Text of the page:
For a supposedly cutting-edge transportation company, Uber seems to be spending most of its time battling city governments. In London, Uber is facing fines from the city government, including penalties for loitering, running illegal hire vehicles, and creating a public nuisance.
Uber claims it will pay the fines its drivers get in the British capital, which does not seem like a profitable business model, although it does sound like a profitable business for London’s government. The fines are Transport for London’s latest attempt to deal with Uber. A British court ruled that Uber is not covered by the regulations that government traditional cabs in July.
That means Uber is operating in a legal gray area in Britain, just like in much of the U.S. Nobody seems to know what the service is or how it should be regulated, nor does anybody seem to know if its workers are employees or not. One problem in Britain is that Transport for London, which regulates cabs and runs the subway and buses in London, has decided Uber’s app is not a taximeter (which seems illogical).
Interestingly enough, some Uber drivers in London are unionized and members of the GMB Professional Drivers Union. The Union is encouraging its members to keep detailed records of their pay, possibly for legal action.
Uber has had some effect in London: NYSE Post reported that around 5% of the city’s minicab or taxi companies have gone out of business over the past five years.
Seattle City Council Tries to Give Uber Drivers the Right to Unionize
The city council in Seattle is trying to bring networked transportation companies like Uber and Lyft under the same rules as cab companies. TV station KOMO reported that the council is considering an ordinance that would give Uber and Lyft drivers collective bargaining rights, which means they could unionize.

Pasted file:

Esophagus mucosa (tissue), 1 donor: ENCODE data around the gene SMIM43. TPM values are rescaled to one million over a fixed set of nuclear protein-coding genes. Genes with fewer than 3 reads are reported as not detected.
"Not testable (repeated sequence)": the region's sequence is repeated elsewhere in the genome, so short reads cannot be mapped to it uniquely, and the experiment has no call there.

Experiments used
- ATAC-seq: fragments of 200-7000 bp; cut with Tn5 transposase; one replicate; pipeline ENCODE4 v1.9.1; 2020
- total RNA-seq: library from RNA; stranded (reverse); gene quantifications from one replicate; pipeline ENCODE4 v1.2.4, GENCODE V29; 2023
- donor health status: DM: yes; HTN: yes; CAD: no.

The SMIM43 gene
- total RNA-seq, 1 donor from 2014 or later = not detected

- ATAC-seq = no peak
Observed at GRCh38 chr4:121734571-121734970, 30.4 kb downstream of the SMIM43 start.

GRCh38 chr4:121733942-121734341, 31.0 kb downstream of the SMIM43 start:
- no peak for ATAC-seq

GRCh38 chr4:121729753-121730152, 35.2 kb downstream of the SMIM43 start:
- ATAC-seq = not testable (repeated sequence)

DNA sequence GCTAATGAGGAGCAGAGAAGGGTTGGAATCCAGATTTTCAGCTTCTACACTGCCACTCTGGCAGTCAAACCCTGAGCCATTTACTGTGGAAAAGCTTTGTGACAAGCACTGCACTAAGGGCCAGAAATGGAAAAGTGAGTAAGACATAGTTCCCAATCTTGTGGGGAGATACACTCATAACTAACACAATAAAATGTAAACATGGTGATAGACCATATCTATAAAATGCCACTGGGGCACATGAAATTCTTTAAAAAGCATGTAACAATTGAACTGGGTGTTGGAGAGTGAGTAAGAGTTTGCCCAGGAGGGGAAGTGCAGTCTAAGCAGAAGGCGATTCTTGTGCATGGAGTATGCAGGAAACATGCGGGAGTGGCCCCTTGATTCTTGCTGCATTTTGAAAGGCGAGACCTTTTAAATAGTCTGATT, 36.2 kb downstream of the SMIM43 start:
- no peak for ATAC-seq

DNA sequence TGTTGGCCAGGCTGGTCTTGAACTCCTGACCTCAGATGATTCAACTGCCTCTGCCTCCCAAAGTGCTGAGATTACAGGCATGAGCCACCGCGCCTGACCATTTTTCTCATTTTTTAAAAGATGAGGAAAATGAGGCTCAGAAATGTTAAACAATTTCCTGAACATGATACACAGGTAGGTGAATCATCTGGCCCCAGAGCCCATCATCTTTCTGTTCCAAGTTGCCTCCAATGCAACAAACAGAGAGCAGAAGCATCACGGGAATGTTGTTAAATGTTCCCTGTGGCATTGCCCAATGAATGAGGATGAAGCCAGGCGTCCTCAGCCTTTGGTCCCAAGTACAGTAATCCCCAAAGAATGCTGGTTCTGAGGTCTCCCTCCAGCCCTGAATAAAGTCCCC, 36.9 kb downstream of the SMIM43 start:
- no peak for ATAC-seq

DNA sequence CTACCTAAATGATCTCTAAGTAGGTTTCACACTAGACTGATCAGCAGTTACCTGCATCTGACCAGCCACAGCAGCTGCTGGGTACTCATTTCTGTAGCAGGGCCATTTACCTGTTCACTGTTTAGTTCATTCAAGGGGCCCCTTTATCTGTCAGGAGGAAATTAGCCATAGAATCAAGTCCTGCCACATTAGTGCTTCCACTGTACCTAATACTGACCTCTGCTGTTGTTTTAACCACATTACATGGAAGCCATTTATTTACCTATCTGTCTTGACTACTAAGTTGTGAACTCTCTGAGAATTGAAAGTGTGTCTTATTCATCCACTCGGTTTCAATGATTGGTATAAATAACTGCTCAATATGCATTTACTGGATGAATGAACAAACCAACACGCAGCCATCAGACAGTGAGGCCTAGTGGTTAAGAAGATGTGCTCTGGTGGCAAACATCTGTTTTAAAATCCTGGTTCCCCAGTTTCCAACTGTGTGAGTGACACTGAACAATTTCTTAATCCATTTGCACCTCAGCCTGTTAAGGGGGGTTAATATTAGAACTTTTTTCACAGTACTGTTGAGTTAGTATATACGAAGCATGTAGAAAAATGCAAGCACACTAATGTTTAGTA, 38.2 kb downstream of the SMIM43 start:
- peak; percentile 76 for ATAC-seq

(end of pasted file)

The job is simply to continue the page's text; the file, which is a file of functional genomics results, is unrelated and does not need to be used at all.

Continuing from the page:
That could present real problems for Uber; its drivers in at least one other U.S. city, Dallas, actually struck a new policy requiring all drivers to pick up lower-paying UberX customers last month. Not surprisingly, an Uber representative spoke against the collective bargaining proposal at a hearing of the Seattle city council’s Finance and Culture Committee on Oct. 1, 2015, KOMO reported.
The committee ignored Uber and approved a proposed regulation that would give all professional drivers in the city collective bargaining rights by a vote of seven to one. The legislation would still have to be approved by the whole city council.
That will not necessarily give the drivers the right to form a union. Uber will undoubtedly challenge the action in court. The company could also appeal to the National Labor Relations Board – the federal agency that regulates unions and employer-employees relations in the U.S. – which could lead to a conflict between city and national governments.
It looks as if Uber is mired in bureaucratic regulation and legal challenges. One has to wonder how long this company can last if it picks a fight with the labor movement and its own drivers.
How Uber could disrupt the Labor Movement
Once more, Uber is proving itself the best friend organized labor has. It is doing everything in its power to create a new generation of activist workers who are empowered by technology. That could disrupt the political system and the labor movement itself, in much the same way Uber has disrupted the taxicab industry.
One has to wonder how long it will be before there is a conflict between unionized Uber or Lyft drivers and traditional union bosses. For example, Uber drivers might object to a portion of their dues being handed to politicians or paid out to union officials in the form of salaries. This could give rise to a new kind of union that could change the labor movement in the same way Uber has disrupted the taxi cab industry.